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Are all those creative juices from your team flowing in the right direction? Is your brand getting more well-known, more popular, or more loved—or is it a combination of the three?
Where your brand stands today is crucial knowledge to inform tomorrow’s strategy. Yet, a lot of businesses tend to not take stock, launching campaigns left and right without creating a benchmark.
If you want to do things differently—i.e. better—you’ve come to the right place. Here we’ll walk you through the essentials of running brand tracking studies.
A brand tracking study is a research method used to track the perception of a particular brand over time. This type of study can be used to assess how well a brand is performing, identify any changes in perception that need to be addressed, and determine what factors might be influencing the public’s perception of the brand.
Learn what people REALLY think about your brand—and how this affects their likelihood to buy—with a brand tracking study
Would you want to know what people are thinking of you at all times? Personally, probably not.
But for businesses, things are a little different. You can and should ask consumers how they feel about them, because ultimately, you create a brand, product, or service for them—your target audience.
That’s why it’s incredibly important to measure things like brand awareness, brand perception and other brand health metrics. Not just once, but over time, regularly, to figure out if you’re on the right path to charming your consumers.
Brand tracking will shine a light on which actions and campaigns have contributed in a positive way to your brand health, and which ones were not such great ideas. This will serve as incredible fuel for your future decisions.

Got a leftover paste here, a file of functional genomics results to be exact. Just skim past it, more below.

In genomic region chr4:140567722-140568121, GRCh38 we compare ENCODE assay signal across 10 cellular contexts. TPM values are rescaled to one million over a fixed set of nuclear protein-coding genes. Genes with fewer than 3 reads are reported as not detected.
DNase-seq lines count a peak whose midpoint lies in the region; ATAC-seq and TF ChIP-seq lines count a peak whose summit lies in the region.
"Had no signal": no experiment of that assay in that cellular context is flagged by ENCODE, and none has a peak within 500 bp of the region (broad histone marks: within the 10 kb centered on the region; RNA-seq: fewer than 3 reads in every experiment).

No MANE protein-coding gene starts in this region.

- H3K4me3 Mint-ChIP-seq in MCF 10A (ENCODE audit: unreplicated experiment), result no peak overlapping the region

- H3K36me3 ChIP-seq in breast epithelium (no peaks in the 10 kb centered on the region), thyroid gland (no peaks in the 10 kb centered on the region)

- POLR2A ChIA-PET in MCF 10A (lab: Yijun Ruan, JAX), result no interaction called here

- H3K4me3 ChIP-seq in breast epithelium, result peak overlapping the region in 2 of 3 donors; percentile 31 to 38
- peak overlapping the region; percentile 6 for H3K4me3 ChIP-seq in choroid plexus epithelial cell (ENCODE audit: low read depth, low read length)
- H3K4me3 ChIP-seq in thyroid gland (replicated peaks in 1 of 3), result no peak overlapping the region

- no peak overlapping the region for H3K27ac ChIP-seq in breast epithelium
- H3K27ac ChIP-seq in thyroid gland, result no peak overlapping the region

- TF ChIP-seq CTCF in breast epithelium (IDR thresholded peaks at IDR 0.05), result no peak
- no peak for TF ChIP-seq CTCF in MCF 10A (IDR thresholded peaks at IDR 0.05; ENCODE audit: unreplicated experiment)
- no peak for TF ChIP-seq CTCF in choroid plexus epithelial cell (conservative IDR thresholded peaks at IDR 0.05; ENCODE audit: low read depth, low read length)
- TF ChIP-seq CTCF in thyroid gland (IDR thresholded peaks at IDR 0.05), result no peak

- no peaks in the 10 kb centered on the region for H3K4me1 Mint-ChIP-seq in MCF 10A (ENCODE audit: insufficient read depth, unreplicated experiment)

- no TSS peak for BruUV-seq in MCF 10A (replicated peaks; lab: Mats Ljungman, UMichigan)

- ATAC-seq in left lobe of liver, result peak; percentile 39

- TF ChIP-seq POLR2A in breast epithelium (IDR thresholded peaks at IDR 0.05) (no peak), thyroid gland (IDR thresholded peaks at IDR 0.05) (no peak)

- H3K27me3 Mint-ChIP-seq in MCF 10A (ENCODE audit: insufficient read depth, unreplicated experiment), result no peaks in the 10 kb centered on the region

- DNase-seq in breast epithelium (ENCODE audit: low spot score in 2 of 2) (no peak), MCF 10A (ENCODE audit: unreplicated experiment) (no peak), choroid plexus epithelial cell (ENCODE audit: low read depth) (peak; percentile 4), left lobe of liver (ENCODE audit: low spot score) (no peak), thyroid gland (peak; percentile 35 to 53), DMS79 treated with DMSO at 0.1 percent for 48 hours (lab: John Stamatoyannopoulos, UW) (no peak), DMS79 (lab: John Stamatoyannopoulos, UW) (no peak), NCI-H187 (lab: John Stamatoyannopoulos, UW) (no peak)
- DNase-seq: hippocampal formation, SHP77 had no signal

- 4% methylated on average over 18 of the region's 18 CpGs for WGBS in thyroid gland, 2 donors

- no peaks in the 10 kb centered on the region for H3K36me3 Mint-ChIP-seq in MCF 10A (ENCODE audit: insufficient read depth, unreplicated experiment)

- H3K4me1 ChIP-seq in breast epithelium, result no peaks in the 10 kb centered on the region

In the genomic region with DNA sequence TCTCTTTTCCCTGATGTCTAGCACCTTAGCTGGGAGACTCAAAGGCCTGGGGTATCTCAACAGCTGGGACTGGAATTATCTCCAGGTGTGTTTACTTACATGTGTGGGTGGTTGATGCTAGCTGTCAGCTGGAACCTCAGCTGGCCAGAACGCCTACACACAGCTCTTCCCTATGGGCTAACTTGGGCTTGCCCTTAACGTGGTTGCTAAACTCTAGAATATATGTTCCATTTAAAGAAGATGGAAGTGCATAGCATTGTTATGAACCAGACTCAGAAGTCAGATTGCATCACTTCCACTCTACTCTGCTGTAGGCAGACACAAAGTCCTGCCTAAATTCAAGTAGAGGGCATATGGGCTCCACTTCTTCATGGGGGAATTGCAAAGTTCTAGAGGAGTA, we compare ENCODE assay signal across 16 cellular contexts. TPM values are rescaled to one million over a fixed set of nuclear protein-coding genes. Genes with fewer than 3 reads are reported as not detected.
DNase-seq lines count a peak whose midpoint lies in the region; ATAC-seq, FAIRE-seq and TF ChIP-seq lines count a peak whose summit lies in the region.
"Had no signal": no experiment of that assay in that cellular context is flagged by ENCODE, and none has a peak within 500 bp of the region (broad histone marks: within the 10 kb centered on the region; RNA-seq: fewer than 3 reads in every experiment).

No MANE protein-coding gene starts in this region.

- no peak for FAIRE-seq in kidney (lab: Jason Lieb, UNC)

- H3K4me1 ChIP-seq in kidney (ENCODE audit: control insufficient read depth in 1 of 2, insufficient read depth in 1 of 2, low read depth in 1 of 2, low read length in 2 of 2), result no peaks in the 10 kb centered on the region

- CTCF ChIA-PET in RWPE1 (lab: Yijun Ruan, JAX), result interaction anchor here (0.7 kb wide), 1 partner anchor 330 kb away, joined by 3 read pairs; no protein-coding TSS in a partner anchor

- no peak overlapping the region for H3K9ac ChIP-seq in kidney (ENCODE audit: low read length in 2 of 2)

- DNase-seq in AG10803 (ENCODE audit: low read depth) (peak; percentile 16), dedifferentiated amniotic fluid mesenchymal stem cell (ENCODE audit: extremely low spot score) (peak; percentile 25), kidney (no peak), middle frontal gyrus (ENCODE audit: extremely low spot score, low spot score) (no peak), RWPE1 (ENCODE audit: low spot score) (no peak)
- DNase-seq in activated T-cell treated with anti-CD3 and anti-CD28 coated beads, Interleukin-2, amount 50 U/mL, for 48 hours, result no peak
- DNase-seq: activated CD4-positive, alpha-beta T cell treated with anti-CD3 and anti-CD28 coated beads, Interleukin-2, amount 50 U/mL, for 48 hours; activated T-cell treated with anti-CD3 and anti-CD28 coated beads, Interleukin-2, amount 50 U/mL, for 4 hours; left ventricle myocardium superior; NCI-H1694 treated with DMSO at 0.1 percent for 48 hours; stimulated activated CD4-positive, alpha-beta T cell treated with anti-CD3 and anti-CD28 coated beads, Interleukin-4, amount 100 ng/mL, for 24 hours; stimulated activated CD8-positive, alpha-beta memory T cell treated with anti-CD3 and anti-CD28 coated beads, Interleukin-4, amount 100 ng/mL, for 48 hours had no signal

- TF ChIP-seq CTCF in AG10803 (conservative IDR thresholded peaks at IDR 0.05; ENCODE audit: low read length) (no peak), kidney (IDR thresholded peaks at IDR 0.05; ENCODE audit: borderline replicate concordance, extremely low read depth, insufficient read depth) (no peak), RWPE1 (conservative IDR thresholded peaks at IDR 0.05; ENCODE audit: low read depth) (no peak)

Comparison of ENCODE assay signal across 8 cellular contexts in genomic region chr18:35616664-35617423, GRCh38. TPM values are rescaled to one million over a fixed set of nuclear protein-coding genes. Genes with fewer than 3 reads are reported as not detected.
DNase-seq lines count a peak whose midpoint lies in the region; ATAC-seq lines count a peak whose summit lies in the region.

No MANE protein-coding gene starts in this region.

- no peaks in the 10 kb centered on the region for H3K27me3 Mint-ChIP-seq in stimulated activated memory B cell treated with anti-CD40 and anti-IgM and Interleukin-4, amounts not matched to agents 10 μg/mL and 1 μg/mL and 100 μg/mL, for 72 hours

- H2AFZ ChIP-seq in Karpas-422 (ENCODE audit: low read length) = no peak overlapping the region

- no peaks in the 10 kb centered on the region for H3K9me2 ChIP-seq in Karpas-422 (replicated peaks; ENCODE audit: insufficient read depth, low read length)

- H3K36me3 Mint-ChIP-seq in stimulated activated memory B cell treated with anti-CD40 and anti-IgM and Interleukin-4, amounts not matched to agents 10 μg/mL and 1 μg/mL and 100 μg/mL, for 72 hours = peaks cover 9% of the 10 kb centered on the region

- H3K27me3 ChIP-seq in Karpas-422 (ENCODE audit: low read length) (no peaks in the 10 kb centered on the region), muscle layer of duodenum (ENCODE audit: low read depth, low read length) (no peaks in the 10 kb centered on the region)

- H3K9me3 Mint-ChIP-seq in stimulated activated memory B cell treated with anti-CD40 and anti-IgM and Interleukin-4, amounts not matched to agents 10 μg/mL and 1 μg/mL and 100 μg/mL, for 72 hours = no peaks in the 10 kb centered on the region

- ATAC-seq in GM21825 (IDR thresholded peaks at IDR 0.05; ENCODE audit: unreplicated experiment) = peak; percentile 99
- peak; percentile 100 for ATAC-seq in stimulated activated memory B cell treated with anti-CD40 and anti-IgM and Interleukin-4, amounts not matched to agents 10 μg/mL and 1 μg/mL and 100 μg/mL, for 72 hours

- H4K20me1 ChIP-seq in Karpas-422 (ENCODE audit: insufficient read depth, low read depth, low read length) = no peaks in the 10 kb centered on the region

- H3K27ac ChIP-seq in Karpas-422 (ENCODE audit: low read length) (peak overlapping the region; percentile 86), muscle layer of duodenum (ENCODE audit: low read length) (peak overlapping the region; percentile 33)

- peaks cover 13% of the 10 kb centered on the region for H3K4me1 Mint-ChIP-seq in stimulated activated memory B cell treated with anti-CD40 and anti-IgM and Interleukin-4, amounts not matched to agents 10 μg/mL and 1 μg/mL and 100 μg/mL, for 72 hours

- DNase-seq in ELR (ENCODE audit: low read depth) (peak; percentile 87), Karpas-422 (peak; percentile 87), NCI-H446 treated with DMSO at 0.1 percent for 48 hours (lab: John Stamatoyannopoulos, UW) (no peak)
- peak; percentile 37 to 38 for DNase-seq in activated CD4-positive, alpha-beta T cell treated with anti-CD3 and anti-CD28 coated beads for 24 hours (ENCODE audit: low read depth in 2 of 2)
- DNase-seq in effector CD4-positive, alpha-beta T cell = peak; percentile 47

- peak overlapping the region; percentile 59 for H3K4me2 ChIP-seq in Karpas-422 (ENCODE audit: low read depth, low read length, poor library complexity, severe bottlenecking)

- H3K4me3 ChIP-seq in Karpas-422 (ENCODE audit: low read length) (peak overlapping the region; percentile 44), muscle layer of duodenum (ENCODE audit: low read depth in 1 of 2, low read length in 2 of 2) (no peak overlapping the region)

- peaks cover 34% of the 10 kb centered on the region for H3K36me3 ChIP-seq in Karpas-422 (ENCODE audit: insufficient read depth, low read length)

Brand tracking metrics are super important to measure because they can provide insights into how customers view a company and its products, over time.
Measuring brand health can help businesses track the effectiveness of their marketing campaigns and identify any areas where they may need to improve their brand strategy.
Additionally, tracking brand health can help you spot any potential problems early and take corrective action. Here’s which key metrics from brand tracking studies we encourage you to track to make sure you’re on top of your overall brand health.
A brand’s reputation is an important aspect to track in your market research, as it can have a big impact on whether people trust your brand enough to spend their money with you.
There are a number of factors that can influence a brand’s reputation, including the quality of the product or service, customer service, marketing and advertising efforts, and the company’s overall ethical and social responsibility.
Brand perception refers to the way your brand makes people think and feel. Much like reputation, it can be affected by a variety of factors, such as the quality of the product or service, the company’s reputation, marketing and advertising efforts, and customer service.
When tracking brand perception, it’s important to measure ALL perceptions—positive, negative and everything in between.
Brand awareness is one of the most important metrics to measure in your brand tracking research. It measures how well the public is aware of a particular brand and can be used to gauge the success of marketing campaigns and other promotional activities.